At the end of the month, we like to survey the elder law landscape and share interesting developments. It’s a little beyond the end of the longest month that ever was, so it’s time. We aimed to keep this a corona-free zone, but guess what? There are not a lot of other topics out there. So here’s April’s not-quite Covid 19-free roundup.
- If you’ve ever considered leaving a portion of your estate to charity, this is an interesting read about an Albuquerque couple who are leaving everything to the local art museum. They appear to be delightful people, and they have some good tips.
- As you probably know, Social Security has lots of rules, and one of them is that an ordinary power of attorney is not enough to take over if you become incapacitated. It’s a bit of a hassle for your agent to get control, but you can make it easier by designating a “rep payee” in advance.
- In dementia news, the foods you eat can help you avoid dementia, or make you more vulnerable, and here’s why.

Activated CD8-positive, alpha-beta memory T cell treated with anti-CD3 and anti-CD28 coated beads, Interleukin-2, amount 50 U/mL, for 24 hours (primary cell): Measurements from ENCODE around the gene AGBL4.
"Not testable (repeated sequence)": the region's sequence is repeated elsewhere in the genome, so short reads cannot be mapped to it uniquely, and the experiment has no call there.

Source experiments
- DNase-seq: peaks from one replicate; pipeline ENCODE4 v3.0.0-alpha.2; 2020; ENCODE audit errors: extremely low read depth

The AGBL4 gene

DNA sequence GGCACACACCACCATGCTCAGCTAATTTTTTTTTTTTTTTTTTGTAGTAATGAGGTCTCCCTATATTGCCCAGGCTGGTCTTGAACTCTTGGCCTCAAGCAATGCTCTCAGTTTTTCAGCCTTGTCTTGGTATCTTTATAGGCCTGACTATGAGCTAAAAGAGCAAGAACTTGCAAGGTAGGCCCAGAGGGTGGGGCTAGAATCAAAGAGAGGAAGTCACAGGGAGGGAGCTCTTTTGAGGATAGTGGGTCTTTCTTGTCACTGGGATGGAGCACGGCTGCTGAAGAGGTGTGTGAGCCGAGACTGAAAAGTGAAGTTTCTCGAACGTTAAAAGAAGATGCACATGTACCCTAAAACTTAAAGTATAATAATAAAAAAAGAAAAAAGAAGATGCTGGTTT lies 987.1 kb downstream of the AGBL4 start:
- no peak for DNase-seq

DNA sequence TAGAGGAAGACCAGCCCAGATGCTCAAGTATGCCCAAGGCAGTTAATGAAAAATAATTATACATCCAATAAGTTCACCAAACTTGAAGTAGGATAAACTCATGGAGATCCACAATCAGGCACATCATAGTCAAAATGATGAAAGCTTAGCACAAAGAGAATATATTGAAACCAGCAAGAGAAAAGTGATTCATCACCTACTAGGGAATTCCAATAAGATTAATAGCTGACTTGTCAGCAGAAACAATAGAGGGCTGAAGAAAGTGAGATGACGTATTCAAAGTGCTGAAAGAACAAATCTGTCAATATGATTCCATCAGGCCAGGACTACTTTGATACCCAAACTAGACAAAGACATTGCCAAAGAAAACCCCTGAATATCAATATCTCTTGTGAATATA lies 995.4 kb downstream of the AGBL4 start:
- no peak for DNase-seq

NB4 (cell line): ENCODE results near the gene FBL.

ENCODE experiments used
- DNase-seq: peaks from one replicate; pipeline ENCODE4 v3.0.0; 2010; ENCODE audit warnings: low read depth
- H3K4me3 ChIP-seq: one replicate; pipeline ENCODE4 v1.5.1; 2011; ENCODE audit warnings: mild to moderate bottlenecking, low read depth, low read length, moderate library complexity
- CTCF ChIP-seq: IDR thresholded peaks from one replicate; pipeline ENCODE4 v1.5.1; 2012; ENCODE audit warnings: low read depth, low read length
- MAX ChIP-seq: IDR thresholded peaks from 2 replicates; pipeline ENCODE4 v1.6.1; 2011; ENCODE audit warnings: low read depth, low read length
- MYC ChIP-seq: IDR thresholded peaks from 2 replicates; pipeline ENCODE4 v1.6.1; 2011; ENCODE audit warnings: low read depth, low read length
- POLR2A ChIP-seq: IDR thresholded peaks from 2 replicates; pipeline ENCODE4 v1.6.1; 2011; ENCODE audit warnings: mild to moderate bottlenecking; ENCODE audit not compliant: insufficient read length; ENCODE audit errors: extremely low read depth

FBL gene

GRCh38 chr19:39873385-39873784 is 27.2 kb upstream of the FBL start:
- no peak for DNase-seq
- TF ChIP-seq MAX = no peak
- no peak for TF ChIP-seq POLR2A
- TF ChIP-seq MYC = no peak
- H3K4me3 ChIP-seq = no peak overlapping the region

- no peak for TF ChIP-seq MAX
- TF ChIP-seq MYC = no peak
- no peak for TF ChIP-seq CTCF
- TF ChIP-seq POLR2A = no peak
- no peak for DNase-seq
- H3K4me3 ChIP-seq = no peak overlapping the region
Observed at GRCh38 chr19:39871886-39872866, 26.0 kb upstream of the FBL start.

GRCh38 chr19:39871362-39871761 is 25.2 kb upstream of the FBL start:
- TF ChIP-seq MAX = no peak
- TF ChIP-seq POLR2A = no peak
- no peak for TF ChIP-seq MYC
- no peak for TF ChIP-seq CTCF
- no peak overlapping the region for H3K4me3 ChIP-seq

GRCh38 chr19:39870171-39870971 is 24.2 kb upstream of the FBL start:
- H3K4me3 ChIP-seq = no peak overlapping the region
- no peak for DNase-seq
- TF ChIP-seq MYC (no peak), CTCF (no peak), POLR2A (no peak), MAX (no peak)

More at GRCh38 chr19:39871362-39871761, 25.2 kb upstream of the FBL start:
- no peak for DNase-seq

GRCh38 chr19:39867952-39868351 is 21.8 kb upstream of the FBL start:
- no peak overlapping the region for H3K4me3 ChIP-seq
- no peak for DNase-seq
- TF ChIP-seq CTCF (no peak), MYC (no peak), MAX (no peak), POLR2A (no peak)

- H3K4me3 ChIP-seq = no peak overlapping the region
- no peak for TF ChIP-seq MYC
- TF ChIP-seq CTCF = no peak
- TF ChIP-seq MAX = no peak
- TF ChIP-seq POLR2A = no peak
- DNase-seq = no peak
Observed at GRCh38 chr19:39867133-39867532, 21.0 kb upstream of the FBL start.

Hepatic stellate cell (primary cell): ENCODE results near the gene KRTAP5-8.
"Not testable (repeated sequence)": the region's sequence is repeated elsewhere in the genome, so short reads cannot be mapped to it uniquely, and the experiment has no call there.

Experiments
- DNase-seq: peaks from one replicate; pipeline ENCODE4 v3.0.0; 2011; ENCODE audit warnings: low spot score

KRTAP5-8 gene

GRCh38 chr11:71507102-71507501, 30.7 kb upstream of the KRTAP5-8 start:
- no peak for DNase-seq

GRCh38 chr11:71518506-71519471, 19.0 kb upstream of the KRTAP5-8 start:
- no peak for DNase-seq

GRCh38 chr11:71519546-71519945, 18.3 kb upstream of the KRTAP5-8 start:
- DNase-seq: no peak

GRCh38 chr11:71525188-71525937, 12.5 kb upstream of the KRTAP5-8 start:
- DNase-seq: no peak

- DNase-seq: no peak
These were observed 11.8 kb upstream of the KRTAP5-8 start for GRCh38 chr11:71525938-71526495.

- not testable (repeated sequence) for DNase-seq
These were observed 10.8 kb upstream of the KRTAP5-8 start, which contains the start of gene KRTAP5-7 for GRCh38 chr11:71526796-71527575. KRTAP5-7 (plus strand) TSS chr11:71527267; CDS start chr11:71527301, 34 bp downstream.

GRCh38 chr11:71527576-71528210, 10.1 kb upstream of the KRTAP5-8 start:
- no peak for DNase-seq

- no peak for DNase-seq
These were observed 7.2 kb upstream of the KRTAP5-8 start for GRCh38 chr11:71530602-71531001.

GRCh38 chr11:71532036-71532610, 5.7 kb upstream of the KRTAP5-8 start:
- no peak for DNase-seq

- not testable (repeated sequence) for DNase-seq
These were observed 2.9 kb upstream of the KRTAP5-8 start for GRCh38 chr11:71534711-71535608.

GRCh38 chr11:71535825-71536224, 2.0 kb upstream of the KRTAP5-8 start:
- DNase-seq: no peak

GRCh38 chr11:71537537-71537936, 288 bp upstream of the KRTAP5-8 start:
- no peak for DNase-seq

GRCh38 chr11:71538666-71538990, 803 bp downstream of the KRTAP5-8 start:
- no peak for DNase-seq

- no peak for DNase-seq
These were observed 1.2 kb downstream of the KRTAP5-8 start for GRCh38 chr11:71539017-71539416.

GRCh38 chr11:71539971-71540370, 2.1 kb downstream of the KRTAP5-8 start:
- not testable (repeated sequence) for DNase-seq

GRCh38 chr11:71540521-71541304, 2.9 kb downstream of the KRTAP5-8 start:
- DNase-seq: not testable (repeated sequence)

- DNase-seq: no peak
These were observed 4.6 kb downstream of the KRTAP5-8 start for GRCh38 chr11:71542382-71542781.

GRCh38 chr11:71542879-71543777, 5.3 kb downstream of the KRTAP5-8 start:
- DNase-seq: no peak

The Somewhat Covid-Related
- We hear that do-it-yourself estate planning has become really popular. Beware.
- Lots of people are feeling the economic pinch, but for the wealthy, it’s an amazing opportunity to pass on a considerable amount of wealth tax-free.
- One type of relief during this difficult time was waivers for the requirement to take minimum distributions from retirement plans. Intrigued? Here are 8 rules to know, and few more things to consider, and the impact on various scenarios. Meanwhile, some say this is the beginning of the end of RMDs for good.
- Pima Council on Aging is maintaining a “Covid-19 Information” resource and tips page, including program changes through May 31.
- Here’s the science behind why older people are vulnerable to the virus.
- And, last but certainly not least, our own Robert B. Fleming is among experts weighing in on the current state of estate planning.
Stay safe out there.